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Japan's Tashirojima Island Is A Cat Lover's Paradise

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If you prefer pets to people, you might want to check this out: Tashirojima Island, off the coast of Japan, is home to hundreds and hundred of cats. How it came to be is almost as interesting as the fact it exists. But don't forget: no dogs allowed.

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Come One, Come All Cats

Centuries ago, humans brought cats to the island on purpose: residents of the island during the mid 1700s and 1800s raised silkworms to create fabric. Mice love to eat silkworms, so having cats around made sure the prized insects weren't made into meals. When they weren't hunting mice, the island cats wandered to the shores to beg for scraps from the local fishermen. As will happen in legends like this, the fishermen began to consider the cats good luck, and built a shrine to them in the middle of the island.

As the cat population grew and grew, the human population diminished. Over the past five decades, it's shrunk from a respectable 1,000 to less than 100. A majority of those residents are over the age of 65, so there's a hope that young people will move to the island as tourism picks up. The cats are still considered lucky these days, and it's even considered a bit gauche to keep them constrained indoors. As a result, they roam free while the few residents left leave food, milk, and water for them to enjoy outside whenever they want it.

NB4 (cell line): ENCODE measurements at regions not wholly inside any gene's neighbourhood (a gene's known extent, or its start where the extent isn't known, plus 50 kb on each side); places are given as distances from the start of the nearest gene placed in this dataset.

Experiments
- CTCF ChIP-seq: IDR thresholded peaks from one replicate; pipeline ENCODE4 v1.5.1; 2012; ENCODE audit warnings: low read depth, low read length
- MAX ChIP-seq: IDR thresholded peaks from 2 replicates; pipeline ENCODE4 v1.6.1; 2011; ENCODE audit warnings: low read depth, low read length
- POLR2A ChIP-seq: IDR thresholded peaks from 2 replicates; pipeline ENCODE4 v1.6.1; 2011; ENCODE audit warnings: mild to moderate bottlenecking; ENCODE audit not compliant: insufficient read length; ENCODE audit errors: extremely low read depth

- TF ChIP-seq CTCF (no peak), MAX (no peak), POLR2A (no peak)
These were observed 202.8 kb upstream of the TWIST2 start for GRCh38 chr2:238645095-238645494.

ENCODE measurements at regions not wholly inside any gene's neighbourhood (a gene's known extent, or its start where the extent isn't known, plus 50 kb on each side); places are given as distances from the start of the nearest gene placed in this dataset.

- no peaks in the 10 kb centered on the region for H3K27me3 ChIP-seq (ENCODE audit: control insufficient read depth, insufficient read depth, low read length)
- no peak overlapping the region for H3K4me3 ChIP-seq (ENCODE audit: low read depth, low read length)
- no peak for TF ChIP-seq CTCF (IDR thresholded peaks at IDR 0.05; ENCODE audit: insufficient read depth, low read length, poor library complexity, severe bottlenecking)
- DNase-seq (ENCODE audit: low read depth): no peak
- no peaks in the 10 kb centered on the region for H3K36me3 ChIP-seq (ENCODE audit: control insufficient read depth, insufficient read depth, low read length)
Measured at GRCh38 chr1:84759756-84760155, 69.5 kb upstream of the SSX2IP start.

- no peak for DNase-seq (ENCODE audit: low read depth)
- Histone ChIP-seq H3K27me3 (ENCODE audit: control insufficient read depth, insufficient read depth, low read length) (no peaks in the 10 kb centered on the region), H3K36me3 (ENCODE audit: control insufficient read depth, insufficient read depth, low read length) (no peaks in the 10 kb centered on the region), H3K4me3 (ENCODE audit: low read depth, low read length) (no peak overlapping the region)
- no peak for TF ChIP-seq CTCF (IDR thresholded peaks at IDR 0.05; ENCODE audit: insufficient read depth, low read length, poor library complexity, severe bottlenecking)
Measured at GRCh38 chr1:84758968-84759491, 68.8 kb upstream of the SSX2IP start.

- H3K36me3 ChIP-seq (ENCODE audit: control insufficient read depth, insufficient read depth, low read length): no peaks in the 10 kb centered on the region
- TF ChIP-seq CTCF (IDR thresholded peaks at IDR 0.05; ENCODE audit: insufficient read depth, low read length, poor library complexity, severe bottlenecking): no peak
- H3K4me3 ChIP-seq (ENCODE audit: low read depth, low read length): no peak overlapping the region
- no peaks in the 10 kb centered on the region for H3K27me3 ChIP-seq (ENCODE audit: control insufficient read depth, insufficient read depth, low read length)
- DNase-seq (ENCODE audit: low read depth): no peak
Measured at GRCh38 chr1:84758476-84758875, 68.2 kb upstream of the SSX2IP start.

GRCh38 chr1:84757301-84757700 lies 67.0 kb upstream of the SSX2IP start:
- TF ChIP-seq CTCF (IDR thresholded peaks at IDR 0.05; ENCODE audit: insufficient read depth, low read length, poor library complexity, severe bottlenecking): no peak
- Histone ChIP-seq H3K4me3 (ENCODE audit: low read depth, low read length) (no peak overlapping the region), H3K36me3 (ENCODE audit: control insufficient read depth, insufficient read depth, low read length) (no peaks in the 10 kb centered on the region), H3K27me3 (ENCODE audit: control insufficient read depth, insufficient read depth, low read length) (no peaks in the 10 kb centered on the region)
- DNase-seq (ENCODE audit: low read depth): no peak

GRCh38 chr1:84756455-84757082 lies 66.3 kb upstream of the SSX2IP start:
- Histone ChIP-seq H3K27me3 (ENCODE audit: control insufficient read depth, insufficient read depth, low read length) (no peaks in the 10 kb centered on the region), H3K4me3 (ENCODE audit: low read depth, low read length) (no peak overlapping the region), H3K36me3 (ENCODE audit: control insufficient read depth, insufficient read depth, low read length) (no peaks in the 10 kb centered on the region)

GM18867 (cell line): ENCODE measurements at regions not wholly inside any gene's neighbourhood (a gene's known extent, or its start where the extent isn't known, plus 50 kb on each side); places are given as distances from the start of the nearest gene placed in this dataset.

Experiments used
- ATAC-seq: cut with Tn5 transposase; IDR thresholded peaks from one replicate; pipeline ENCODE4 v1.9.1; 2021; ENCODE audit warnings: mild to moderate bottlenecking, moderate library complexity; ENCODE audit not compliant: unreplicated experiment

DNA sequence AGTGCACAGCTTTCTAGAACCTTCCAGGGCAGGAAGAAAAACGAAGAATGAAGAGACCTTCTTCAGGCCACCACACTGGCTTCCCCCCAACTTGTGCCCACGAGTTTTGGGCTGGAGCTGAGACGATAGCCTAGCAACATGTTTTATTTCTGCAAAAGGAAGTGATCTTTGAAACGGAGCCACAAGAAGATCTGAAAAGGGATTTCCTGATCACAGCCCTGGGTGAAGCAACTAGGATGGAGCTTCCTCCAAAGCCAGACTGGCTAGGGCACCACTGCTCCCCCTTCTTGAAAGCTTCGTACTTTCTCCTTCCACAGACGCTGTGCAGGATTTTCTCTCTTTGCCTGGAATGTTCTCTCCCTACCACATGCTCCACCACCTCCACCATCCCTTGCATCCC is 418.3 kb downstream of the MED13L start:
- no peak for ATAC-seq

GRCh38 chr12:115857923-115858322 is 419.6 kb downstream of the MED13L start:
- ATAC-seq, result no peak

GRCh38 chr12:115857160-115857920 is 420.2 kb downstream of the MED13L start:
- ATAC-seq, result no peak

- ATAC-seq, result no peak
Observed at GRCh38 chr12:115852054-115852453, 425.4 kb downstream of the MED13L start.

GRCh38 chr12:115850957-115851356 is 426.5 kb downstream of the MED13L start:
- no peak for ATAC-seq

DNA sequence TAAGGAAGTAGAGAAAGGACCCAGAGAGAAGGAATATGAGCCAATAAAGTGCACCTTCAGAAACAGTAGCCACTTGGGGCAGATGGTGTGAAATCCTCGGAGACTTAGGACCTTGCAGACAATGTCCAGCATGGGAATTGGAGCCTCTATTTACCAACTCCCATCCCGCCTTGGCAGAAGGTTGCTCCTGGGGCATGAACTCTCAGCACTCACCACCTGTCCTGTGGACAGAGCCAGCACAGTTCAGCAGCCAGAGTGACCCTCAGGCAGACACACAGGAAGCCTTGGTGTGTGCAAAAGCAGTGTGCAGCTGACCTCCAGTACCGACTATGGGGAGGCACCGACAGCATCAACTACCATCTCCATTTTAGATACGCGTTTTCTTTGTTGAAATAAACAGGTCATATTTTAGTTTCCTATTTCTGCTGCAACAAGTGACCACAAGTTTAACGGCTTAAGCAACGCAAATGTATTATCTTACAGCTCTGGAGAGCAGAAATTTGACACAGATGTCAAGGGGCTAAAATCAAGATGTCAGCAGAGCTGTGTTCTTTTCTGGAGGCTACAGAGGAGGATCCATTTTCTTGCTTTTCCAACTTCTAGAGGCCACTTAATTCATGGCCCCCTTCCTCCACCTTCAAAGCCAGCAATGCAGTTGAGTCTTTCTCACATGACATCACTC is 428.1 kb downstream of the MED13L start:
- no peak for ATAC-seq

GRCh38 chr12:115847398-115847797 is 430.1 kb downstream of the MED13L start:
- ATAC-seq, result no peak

"Meow" Is Cat For "Ugh, Tourists"

To address the elephant in the room: yes, you can visit Cat Island. It's small enough to bike around, and you'll find plenty of quirky buildings—including hotels!—designed to look like cats. There's also the aforementioned shrine, called Neko-jinja, which invites visitors to leave offerings in the forms of cat drawings and other feline-themed items. And of course, there are the cats, most of whom are happy to accept pets from friendly strangers.

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A Visit To Japan's Cat Island

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